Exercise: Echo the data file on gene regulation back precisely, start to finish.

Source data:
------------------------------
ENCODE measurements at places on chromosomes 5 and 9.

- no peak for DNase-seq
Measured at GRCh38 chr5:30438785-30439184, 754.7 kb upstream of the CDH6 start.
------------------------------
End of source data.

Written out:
ENCODE measurements at places on chromosomes 5 and 9.

- no peak for DNase-seq
Measured at GRCh38 chr5:30438785-30439184, 754.7 kb upstream of the CDH6 start.